But perhaps more significantly, Warren displayed a restraint that has kept her, largely, in the good graces of her colleagues. Unlike Cruz and Sen. Mike Lee, to whom she often is compared, Warren made her opinion known and then allowed her colleagues to vote as they saw fit. Cruz and Lee, meanwhile, threatened to tank the whole funding package and kept their colleagues in Washington for a few late-night and weekend sessions ahead of their holiday recess.
Warren's restraint may have lost her the battle, but has earned her a tremendous amount of respect from her colleagues. Warren allies say that, coupled with her fundraising for candidates across the Democratic party spectrum, is what has helped to keep her relevant within the conference—though thousands of avid supporters willing to put their votes and their dollars behind her ideology, and against those who oppose her, don't hurt either.
That's helped Warren to continue to hold outsized sway over the conversation among Democratic policymakers in Washington, particularly for a freshman. "Democrats in Congress were talking about cutting Social Security in 2012, and Warren got 42 of 44 Democrats to vote yes on expanding Social Security benefits instead," Adam Green, cofounder of the Progressive Campaign Change Committee said in a statement.
And while she's become a popular foil for Republicans in Congress and in races across the country, there's some early evidence that Warren's messaging is breaking through to voters on both sides. Warren allies point to a focus group conducted by pollster Peter Hart in Colorado this year (granted, among just 12 individuals), in which the Massachusetts Democrat received positive reviews from Democrats, Republicans, and independents.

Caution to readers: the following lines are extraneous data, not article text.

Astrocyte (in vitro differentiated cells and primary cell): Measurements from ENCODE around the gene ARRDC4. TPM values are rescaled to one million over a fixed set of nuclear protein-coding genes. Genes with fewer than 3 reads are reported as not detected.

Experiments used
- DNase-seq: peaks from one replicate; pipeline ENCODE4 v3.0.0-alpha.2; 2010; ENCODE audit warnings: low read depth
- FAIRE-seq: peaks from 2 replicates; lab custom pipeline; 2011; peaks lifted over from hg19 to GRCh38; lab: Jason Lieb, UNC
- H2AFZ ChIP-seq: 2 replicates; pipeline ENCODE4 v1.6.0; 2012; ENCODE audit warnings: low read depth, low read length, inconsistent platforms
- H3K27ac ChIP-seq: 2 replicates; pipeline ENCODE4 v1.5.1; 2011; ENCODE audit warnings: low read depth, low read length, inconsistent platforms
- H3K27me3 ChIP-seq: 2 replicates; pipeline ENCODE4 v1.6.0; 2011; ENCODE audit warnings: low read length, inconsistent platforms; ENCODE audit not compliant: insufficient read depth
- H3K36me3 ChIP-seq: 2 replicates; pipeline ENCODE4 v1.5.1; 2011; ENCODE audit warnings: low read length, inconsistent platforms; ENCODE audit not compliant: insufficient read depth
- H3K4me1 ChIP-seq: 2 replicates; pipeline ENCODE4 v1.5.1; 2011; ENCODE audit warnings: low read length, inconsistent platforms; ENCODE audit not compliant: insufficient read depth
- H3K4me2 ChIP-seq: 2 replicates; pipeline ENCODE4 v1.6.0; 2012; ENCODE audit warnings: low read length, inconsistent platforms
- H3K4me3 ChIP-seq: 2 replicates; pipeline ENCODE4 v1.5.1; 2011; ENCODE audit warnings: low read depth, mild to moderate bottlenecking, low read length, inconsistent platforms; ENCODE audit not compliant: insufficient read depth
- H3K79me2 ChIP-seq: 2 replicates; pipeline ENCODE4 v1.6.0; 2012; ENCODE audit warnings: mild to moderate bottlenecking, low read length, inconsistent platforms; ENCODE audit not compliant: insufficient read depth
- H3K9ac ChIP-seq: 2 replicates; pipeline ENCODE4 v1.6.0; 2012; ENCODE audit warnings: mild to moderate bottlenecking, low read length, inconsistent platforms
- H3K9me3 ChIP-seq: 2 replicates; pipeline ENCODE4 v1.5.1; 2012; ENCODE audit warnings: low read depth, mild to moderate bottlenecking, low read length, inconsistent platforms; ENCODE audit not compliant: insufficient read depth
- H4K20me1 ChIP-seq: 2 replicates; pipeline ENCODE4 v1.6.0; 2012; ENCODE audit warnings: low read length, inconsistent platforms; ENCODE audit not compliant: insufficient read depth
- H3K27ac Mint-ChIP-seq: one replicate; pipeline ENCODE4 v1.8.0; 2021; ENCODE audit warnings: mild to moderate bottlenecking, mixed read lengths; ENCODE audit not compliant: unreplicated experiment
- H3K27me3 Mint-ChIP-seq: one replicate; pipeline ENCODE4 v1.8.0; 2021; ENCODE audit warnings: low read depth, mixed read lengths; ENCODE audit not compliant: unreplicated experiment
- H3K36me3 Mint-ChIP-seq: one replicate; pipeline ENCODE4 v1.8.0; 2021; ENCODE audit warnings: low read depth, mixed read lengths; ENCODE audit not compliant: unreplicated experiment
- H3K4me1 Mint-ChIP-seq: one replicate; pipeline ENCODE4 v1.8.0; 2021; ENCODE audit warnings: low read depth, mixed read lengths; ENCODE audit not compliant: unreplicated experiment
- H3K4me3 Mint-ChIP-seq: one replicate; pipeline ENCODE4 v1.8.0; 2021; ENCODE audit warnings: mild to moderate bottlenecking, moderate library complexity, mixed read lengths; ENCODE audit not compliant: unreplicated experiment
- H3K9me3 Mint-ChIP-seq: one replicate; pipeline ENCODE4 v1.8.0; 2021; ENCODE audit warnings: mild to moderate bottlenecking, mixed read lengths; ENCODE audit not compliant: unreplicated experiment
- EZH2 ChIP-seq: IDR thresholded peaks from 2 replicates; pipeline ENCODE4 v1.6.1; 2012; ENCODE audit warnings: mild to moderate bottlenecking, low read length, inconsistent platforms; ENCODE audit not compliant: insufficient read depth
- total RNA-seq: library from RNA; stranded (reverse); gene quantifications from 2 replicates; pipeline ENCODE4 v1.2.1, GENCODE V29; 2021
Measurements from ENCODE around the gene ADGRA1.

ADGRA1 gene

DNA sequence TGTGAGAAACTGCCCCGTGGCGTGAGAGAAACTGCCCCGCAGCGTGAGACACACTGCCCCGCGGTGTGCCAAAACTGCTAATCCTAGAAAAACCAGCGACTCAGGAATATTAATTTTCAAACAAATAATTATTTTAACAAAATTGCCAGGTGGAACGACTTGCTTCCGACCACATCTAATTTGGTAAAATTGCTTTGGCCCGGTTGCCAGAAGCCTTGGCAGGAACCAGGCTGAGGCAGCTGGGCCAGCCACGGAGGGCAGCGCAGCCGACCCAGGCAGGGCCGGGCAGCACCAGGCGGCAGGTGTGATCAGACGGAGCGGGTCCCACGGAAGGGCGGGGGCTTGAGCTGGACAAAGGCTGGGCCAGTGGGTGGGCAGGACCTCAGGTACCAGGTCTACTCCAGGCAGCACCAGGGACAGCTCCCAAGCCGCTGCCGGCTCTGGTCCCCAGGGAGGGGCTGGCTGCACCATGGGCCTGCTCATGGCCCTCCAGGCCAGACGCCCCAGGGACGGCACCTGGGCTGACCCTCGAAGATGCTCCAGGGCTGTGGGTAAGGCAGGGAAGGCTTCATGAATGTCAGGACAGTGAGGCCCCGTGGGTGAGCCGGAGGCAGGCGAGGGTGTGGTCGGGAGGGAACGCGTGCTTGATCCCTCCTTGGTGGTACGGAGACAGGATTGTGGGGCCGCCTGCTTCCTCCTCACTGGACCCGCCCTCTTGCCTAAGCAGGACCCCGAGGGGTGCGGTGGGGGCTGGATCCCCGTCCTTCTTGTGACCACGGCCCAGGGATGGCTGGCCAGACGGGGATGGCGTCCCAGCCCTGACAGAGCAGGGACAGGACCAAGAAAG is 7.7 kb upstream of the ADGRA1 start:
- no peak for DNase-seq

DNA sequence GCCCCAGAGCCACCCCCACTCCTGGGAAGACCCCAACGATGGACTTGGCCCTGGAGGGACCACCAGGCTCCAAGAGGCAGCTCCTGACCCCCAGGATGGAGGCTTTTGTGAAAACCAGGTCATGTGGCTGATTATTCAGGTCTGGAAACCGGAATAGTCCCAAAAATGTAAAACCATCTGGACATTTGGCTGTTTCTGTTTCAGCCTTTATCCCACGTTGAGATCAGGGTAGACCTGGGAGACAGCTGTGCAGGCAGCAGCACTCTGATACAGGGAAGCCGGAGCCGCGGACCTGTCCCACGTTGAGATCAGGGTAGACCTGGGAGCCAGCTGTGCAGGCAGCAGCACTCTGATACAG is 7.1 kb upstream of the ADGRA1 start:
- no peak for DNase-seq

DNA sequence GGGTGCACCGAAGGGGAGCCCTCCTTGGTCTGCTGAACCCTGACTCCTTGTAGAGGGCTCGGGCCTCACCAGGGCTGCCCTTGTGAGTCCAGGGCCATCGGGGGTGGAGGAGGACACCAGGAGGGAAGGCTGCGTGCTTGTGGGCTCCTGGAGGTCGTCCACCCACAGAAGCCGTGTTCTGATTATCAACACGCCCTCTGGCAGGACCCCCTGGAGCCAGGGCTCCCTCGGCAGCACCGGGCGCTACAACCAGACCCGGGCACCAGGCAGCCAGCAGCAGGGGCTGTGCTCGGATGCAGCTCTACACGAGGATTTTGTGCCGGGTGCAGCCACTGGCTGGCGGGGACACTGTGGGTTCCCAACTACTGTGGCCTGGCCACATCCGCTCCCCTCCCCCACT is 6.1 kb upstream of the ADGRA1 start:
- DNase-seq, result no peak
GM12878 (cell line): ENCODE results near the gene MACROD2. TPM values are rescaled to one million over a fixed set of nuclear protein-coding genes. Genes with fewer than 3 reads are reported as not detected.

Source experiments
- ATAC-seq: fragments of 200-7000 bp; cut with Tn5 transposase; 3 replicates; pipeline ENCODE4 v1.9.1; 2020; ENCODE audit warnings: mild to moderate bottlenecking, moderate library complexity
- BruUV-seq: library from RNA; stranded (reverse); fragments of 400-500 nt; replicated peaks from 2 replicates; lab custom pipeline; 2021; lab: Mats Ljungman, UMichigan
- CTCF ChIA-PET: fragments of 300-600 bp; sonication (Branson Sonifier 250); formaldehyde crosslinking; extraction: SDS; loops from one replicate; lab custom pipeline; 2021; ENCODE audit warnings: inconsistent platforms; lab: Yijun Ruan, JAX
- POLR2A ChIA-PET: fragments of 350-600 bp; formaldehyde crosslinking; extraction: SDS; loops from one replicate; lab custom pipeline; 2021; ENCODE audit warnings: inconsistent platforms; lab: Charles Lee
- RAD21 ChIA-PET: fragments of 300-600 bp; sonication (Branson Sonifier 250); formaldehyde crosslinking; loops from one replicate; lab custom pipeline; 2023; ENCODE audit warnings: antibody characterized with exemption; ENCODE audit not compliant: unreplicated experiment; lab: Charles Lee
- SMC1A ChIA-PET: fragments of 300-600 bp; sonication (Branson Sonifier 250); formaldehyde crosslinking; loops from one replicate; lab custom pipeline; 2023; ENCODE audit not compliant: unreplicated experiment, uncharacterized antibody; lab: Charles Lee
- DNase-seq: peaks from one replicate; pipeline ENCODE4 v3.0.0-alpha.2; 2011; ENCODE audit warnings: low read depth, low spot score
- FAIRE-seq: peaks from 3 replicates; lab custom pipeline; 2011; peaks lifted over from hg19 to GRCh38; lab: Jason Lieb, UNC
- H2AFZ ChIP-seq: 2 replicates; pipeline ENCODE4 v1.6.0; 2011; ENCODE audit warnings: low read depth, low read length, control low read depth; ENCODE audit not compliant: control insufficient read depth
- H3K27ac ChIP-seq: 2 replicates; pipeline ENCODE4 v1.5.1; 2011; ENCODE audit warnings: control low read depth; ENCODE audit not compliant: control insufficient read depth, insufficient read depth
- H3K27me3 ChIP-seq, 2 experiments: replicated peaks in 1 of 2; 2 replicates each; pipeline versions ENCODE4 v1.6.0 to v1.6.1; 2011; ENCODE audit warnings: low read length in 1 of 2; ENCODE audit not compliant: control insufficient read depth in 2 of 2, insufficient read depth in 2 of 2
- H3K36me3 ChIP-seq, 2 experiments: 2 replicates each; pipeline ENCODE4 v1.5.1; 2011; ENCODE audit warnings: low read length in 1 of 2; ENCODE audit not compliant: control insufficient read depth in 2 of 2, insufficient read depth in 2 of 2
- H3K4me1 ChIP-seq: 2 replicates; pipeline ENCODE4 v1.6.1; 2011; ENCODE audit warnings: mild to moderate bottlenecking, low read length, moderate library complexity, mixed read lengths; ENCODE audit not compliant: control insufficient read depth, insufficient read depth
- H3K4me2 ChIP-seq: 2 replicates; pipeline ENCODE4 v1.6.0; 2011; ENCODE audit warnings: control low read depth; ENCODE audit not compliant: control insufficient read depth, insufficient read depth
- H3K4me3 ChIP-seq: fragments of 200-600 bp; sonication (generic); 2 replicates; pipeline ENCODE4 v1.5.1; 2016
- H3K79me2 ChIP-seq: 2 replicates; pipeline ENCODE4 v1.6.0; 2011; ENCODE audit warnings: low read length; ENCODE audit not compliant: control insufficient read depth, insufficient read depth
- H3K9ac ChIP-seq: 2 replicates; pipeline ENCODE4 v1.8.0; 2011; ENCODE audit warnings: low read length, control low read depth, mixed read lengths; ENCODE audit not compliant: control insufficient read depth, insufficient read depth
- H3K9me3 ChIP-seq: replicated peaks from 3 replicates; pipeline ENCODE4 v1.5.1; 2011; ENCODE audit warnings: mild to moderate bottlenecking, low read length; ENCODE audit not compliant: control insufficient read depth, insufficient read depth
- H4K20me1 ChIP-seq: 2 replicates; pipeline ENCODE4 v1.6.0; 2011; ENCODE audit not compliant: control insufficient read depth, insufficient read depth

But perhaps the best evidence is Warren's campaign warpath during the most recent election cycle. The liberal senator campaigned not just for left-leaning candidates, but also in red states for struggling moderate Democratic candidates Alison Lundergan Grimes in Kentucky and Natalie Tennant in West Virginia. She's expected to be a force on the campaign trail in blue and red districts again this cycle.
"President Obama ran on many of the same themes as Warren in his reelection campaign, as did many of the Democratic senators who won close contests in 2014," said Gary Ritterstein, an adviser for Ready for Warren which continues to encourage the senator to enter the 2016 presidential race. "Some Republicans are now paying lip service to income inequality because they are worried that Warren is breaking through to voters in both parties. This is part of the reason Democratic leaders, including Secretary Clinton, have turned to Warren for advice."
Warren is constantly trying to hold her own party accountable, while avoiding crying wolf to the point that her own colleagues ignore her. And so far it seems to be working, colleagues say. After growing frustrated with Warren's limelight-seeking on trade in an interview with the The New York Times, Sen. Claire McCaskill apologized in a tweet, saying Warren deserves the attention she gets.